First came the beloved “Zipper.” A 50th birthday present for Bob, the speedy little motorized utility cart “opened up the back 40,” says Jill. Suddenly, projects in the far reaches of their sprawling 30 acres seem much less daunting. The Zipper made it easy to transport equipment, tools, supplies, lunch--or to return to the house for the forgotten bug spray. “Every place in the garden is only as far as the Zipper,” quips Bob. By extension, then, every place in the Seacoast (New England?) must be as far as Bob's car, because its license plate reads, "Zipity." (Jill's is Do-Dah.)
Heavy equipment satisfies Bob’s inclination to transform ideas into actuality, and allows him to be involved from beginning to end. It extends to him a certain superhuman power, enabling him to leap tall buildings with a single bound: “Sitting in a cab, the machine becomes an extension of yourself,” he muses. “With the lift of a finger, you can reach out and pick up a rock. You have so much control.”
Secondly, finicky creatures that they are, power tools repeatedly afford Bob the chance to take things apart and put them back together again. “Bob is the fixer,” says Jill. “He loves machines, even when they break.”
“Bob dismantled it and found that a tiny part had snapped,” marvels Jill. “He just fabricated a replacement piece from a little scrap of metal and installed it.” Problem solved, neighbor happy.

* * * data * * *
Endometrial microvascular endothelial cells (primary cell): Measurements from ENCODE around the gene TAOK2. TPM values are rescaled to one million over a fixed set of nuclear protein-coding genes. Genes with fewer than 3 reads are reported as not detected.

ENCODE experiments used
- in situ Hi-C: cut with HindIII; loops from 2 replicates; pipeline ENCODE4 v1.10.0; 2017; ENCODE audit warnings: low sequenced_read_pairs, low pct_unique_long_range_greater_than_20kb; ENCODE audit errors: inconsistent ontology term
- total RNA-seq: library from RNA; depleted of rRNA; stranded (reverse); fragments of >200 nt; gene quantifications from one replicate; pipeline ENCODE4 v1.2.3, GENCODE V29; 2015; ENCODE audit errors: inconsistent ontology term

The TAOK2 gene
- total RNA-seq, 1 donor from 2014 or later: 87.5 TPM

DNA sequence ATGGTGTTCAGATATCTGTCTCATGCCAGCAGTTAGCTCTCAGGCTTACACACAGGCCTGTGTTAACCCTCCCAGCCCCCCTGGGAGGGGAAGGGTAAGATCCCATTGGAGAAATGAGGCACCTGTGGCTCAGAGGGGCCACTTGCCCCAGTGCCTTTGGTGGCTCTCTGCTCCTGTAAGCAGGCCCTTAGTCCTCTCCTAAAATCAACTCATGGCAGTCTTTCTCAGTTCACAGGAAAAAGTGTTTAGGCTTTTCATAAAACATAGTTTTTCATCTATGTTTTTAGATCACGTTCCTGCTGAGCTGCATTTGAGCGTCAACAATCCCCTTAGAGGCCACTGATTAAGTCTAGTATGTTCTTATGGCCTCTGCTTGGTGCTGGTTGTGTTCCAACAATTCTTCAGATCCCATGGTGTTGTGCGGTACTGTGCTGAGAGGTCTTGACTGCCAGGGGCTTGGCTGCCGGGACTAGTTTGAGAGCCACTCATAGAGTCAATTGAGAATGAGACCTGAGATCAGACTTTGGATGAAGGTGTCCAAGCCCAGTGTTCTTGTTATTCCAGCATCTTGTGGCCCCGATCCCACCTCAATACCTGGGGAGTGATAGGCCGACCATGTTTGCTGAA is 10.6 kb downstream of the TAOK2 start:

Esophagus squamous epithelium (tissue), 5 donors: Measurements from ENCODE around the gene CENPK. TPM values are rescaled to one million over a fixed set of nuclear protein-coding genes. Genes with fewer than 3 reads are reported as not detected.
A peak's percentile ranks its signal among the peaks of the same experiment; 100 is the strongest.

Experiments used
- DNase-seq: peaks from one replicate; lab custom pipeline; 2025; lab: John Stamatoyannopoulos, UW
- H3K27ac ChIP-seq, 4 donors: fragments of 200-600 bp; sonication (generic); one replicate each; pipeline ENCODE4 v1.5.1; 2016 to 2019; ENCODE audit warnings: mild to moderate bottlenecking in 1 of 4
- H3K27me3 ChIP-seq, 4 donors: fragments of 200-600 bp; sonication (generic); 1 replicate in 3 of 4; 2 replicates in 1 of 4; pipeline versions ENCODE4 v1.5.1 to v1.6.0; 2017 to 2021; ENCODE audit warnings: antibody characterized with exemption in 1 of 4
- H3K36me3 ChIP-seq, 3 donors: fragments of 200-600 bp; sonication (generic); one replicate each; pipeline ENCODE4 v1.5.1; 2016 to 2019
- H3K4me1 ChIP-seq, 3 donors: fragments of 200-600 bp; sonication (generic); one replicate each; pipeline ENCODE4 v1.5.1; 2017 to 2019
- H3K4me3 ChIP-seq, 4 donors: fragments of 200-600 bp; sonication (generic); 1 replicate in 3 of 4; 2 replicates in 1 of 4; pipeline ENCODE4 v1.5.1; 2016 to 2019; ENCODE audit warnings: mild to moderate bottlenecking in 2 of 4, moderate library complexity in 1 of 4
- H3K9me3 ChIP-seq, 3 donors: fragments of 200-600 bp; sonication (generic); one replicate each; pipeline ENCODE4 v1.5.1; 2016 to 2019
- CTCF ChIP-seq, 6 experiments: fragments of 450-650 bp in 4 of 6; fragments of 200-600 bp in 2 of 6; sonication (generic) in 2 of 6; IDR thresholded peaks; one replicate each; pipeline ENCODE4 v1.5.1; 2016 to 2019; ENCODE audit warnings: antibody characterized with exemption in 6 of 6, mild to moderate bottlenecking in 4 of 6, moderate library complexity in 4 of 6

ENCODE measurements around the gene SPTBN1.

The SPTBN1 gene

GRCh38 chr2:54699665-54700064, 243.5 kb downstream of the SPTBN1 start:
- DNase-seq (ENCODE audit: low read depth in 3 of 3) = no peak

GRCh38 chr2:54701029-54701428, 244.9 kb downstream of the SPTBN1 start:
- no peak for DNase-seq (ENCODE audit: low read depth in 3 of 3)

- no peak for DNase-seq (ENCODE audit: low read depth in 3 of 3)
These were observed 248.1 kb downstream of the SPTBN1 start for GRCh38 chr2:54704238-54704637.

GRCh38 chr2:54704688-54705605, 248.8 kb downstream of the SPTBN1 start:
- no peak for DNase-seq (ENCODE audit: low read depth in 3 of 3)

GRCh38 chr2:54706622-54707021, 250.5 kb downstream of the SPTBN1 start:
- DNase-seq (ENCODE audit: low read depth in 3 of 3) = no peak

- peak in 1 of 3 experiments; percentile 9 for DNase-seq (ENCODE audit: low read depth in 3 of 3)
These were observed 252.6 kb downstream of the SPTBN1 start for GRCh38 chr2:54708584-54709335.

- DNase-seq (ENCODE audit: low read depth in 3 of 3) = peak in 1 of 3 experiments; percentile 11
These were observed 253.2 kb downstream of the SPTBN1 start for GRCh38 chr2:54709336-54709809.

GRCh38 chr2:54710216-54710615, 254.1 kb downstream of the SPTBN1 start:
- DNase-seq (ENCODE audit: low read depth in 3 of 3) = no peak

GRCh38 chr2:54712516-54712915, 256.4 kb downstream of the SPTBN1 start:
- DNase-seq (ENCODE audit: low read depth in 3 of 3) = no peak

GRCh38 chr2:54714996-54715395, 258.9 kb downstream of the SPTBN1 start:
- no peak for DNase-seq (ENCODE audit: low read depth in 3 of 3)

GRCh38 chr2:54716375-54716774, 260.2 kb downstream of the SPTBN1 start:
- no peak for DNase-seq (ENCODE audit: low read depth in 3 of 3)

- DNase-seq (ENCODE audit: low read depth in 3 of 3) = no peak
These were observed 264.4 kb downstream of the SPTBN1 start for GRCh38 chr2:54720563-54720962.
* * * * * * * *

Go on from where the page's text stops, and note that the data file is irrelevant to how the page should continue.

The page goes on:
Being Mr. Fix-It is doable with small machines, but as Bob was to find out, it's not so easy with the Big Boys. Fifteen years ago a contractor friend parked a huge old excavator on the property for the weekend and told Bob to go ahead and use it. “In a morning I’d made a road!,” says an incredulous Bob. “I was excavating stumps with the flick of a finger. Sitting up there in the cab, I felt like a giant spider.”
The next time their friend left the excavator, Bob got into trouble. “I was way out in the middle of the woods,” he remembers. “It broke down, and it was very difficult for the truck carrying the repair equipment to reach it. I learned then not to borrow other people’s expensive equipment.”
Does Bob the builder now stick to backhoes, Zippers and the like, whose parts you don't have to be Superman to fix? Why, yes he does. ~ Lisa O'Brien